In this short observation we see a rare sequence of footage recorded by the researchers working for the conservation program Jaguar Corridor Initiative. These particular observations were captured in Belize but the conservation program covers much of the jaguar range in 14 states including Argentina, Belize, Bolivia, Brazil, Colombia, Costa Rica, Guatemala, Guyana, Honduras, Mexico, Nicaragua, Panama, and Venezuela. Jaguar is an elusive top predator of the neotropical forests. Observations of reproductive females and offspring numbers are very valuable in […]

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  • Great Moments in Science with Dr Karl – Karl Kruszelnicki – Royal Institution (2015)

    Great Moments in Science with Dr Karl – Karl Kruszelnicki – Royal Institution (2015)

    Dr. Karl Kruszelnicki is an Australian science communicator with an amazing talent for concatenating subjects with a free-associative style. Just watch his whirlwind lecture full of interesting and eccentric facts and learn…

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  • Plants are Cool Too! (All Episodes)

    Plants are Cool Too! (All Episodes)

    Welcome to the “Plants are Cool Too!” series supported by the Botanical Society of America (BSA) and hosted by Dr. Chris Martine. Here we will be posting all episodes of the series in reverse chronological order (last-in-first-out) but each program is designed to be viewed independently. Please stay tuned. Plants unfortunately get less attention from wildlife filmmakers. This is most probably due to a narration problem. When we see animals in a film we more or less can interpret what […]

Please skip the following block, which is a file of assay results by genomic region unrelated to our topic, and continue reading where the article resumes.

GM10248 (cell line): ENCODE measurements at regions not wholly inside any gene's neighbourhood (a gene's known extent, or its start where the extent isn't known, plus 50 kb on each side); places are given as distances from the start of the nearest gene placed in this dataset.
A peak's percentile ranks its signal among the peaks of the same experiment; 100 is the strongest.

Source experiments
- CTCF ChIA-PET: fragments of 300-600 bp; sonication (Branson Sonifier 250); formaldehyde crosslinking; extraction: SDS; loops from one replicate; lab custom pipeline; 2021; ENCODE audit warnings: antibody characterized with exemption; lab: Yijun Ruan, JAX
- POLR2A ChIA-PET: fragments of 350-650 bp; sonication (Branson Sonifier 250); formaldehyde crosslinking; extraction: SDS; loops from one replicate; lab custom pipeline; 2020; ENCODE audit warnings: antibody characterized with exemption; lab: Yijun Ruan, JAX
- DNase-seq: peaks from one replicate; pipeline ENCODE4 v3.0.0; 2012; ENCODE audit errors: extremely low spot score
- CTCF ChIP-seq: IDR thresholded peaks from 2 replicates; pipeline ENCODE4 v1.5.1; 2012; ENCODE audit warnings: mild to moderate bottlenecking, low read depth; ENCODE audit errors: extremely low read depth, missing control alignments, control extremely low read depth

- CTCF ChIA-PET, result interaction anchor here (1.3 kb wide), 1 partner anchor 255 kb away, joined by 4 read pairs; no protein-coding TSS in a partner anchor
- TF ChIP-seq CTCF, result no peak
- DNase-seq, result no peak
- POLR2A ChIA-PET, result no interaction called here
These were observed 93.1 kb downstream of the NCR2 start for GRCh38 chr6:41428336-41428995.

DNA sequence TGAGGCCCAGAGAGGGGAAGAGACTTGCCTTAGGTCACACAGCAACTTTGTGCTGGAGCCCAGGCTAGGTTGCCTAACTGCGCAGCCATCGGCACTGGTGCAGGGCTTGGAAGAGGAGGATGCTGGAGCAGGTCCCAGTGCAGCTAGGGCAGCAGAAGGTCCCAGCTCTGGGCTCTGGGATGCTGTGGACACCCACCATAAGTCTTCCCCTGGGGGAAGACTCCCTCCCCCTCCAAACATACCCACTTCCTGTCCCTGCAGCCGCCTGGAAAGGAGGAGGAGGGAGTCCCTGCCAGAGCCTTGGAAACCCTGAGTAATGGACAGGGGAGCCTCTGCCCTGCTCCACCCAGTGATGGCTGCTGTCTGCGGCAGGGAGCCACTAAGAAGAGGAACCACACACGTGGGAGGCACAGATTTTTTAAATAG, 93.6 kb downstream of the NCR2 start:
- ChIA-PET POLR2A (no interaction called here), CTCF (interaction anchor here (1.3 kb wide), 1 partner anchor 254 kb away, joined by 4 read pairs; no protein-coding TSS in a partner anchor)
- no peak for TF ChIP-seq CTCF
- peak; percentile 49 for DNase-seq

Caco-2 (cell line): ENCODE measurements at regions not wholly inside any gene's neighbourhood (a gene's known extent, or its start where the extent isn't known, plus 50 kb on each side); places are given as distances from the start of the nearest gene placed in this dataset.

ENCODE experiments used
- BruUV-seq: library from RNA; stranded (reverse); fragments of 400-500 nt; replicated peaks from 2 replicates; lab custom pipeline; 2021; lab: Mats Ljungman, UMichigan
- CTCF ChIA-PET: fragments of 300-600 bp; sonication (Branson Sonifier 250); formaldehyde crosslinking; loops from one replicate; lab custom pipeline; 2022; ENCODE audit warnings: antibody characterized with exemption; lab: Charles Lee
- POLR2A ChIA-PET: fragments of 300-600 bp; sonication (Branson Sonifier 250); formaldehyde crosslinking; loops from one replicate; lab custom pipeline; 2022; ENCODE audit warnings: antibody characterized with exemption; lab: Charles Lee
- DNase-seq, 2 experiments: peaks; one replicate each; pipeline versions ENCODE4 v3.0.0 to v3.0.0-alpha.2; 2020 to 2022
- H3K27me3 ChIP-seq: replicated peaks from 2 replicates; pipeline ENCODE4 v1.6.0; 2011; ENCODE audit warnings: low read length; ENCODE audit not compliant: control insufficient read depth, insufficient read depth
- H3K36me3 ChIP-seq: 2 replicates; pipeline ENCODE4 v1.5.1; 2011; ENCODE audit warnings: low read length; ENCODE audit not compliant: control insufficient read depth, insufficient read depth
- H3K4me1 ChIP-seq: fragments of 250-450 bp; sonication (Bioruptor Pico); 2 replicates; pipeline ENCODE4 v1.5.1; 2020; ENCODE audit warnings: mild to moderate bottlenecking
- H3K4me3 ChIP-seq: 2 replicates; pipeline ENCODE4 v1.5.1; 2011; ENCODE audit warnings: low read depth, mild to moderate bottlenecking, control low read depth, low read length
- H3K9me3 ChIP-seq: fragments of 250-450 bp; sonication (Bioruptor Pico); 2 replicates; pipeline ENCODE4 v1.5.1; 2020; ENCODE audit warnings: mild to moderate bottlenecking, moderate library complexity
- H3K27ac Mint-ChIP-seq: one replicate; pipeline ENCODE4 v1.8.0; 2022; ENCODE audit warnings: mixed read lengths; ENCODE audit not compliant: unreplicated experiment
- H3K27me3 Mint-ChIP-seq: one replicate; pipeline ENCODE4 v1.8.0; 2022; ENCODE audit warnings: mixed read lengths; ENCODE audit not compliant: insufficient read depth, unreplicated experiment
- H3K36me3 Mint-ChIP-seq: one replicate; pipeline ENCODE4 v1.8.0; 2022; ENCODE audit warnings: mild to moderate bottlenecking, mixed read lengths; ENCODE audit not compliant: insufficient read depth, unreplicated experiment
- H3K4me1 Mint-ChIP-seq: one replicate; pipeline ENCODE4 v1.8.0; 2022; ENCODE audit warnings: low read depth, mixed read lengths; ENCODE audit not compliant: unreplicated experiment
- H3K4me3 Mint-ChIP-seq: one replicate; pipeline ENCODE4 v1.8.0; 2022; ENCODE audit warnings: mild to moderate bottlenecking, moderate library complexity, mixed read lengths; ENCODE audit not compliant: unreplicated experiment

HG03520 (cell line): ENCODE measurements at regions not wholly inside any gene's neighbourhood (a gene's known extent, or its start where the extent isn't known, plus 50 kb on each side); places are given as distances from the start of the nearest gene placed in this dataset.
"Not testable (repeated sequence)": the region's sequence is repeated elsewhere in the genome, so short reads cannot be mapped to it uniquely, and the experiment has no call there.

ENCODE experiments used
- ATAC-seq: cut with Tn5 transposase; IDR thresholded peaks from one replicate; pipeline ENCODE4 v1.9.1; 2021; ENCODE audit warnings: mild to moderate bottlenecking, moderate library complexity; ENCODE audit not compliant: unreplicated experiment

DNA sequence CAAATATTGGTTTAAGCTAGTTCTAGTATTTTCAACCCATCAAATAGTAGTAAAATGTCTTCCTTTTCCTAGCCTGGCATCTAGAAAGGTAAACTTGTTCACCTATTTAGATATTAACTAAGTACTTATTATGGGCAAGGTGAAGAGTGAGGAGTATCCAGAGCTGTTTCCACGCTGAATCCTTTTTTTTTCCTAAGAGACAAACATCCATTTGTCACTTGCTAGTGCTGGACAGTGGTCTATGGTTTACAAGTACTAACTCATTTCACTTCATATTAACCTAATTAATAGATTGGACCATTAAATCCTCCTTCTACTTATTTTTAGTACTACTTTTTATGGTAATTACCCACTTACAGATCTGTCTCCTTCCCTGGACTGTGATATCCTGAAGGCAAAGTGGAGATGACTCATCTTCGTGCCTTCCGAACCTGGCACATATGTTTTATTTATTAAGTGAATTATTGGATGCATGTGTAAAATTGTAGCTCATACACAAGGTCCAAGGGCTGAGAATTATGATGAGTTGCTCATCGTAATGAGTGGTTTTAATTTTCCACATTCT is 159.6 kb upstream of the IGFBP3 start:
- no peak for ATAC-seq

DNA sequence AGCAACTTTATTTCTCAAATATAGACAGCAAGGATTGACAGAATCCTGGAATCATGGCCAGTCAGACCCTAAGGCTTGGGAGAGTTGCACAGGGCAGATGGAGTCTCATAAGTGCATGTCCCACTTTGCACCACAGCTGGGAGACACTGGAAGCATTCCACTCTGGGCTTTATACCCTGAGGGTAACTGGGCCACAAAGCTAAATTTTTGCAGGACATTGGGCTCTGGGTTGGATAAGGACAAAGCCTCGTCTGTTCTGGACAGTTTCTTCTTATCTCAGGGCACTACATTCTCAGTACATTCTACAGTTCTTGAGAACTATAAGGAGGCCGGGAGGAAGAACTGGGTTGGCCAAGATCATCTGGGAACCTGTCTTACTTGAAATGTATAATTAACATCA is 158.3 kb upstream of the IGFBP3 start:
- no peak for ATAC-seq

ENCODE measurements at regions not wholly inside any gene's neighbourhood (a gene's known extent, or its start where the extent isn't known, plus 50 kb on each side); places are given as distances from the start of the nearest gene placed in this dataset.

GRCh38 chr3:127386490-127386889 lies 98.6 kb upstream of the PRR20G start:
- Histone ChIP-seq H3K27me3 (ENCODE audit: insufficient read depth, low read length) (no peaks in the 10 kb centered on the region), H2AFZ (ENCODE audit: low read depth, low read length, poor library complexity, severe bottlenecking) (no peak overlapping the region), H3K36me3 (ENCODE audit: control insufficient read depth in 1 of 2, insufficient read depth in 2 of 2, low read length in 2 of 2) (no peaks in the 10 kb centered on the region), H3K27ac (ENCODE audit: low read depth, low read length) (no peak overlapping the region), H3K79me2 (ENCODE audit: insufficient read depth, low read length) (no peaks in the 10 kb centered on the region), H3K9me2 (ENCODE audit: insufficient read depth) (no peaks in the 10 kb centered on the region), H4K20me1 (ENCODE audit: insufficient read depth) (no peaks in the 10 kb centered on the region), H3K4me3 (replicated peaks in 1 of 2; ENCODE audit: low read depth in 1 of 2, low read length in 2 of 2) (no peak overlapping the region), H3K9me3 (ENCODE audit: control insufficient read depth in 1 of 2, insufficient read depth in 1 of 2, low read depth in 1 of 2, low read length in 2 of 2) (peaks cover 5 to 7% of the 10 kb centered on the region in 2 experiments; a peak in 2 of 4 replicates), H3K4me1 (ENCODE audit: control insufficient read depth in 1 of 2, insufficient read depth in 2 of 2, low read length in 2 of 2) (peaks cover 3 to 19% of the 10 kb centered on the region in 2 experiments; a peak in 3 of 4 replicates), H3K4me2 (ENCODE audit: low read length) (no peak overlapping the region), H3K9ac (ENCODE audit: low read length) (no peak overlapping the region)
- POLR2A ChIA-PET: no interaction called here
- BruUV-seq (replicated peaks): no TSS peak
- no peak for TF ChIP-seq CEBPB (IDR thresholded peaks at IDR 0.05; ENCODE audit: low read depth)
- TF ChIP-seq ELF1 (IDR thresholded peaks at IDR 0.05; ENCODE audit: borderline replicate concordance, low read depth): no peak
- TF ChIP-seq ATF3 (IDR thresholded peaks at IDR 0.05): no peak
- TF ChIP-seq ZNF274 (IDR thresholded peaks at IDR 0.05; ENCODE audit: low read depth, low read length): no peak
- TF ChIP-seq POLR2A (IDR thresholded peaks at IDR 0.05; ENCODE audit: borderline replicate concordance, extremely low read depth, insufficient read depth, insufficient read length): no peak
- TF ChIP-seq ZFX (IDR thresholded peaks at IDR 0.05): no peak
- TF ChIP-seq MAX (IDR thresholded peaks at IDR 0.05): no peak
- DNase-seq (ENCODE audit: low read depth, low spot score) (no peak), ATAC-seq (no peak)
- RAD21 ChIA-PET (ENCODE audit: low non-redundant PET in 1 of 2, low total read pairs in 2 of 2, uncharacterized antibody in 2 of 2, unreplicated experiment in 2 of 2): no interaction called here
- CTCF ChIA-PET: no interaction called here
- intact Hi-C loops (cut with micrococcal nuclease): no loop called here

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  • Mating Displays of Peacock Spiders – Jürgen Otto (2011)

    Mating Displays of Peacock Spiders – Jürgen Otto (2011)

    Here you see a series of short observations recorded by Jürgen Otto documenting the mating dances of Australian peacock spiders (for full scientific names of the spiders please see a list at the bottom of this post). Peacock spiders are another astonishing example of variation of the same theme in nature: “males display, females choose”. Mating displays have always been an attractive topic. A biological explanation for such behavior is given in a short animated documentary by the Cornell University […]

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  • Ants Defending Plants

    Ants Defending Plants